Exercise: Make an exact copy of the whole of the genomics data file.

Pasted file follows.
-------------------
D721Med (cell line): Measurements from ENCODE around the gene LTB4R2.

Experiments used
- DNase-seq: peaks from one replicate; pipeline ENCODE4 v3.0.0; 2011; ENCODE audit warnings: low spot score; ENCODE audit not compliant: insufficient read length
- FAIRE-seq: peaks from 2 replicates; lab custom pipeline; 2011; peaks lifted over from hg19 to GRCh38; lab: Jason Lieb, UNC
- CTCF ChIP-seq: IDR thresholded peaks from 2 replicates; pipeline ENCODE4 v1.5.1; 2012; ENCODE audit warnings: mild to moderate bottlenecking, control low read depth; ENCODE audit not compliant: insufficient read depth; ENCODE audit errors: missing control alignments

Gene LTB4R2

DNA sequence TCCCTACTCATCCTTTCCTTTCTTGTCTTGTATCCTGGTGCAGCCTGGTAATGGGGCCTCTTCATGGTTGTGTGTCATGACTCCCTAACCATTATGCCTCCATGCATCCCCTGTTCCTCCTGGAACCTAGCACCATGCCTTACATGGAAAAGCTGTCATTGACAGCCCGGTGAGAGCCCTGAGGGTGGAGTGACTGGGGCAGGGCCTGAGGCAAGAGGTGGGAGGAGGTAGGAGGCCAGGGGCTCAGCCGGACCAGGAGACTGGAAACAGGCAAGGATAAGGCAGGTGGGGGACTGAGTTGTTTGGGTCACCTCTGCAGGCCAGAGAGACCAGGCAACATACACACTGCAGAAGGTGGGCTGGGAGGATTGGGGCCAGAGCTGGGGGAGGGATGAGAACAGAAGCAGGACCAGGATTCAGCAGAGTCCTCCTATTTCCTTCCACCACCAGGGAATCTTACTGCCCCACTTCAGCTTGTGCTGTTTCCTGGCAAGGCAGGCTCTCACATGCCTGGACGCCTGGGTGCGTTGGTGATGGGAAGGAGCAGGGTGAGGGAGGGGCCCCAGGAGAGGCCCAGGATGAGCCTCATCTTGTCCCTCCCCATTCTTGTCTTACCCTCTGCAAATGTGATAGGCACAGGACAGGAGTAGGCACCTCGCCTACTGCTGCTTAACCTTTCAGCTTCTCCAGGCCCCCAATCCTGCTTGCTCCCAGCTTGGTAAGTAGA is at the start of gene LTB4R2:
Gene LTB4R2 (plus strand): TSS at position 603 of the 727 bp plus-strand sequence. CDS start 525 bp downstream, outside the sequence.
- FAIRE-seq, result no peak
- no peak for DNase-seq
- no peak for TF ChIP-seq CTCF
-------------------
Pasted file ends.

D721Med (cell line): Measurements from ENCODE around the gene LTB4R2.

Experiments used
- DNase-seq: peaks from one replicate; pipeline ENCODE4 v3.0.0; 2011; ENCODE audit warnings: low spot score; ENCODE audit not compliant: insufficient read length
- FAIRE-seq: peaks from 2 replicates; lab custom pipeline; 2011; peaks lifted over from hg19 to GRCh38; lab: Jason Lieb, UNC
- CTCF ChIP-seq: IDR thresholded peaks from 2 replicates; pipeline ENCODE4 v1.5.1; 2012; ENCODE audit warnings: mild to moderate bottlenecking, control low read depth; ENCODE audit not compliant: insufficient read depth; ENCODE audit errors: missing control alignments

Gene LTB4R2

DNA sequence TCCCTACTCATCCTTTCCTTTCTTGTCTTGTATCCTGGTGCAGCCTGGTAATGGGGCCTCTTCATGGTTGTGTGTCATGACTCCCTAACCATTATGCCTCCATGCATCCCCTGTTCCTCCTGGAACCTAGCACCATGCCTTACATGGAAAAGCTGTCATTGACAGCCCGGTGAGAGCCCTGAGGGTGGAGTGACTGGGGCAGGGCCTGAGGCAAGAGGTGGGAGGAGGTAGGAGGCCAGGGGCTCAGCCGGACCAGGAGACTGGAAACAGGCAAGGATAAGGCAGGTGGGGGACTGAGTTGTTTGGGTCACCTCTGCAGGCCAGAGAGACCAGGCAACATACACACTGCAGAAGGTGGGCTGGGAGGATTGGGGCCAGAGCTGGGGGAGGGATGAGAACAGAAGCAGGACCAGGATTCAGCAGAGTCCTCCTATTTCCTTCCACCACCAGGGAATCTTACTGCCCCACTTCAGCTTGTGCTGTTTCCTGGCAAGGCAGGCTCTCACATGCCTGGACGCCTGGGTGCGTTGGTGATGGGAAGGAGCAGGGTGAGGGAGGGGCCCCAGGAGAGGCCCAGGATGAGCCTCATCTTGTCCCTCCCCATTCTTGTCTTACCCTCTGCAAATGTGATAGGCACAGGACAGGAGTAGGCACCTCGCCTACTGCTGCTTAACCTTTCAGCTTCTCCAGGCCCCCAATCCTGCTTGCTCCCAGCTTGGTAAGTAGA is at the start of gene LTB4R2:
Gene LTB4R2 (plus strand): TSS at position 603 of the 727 bp plus-strand sequence. CDS start 525 bp downstream, outside the sequence.
- FAIRE-seq, result no peak
- no peak for DNase-seq
- no peak for TF ChIP-seq CTCF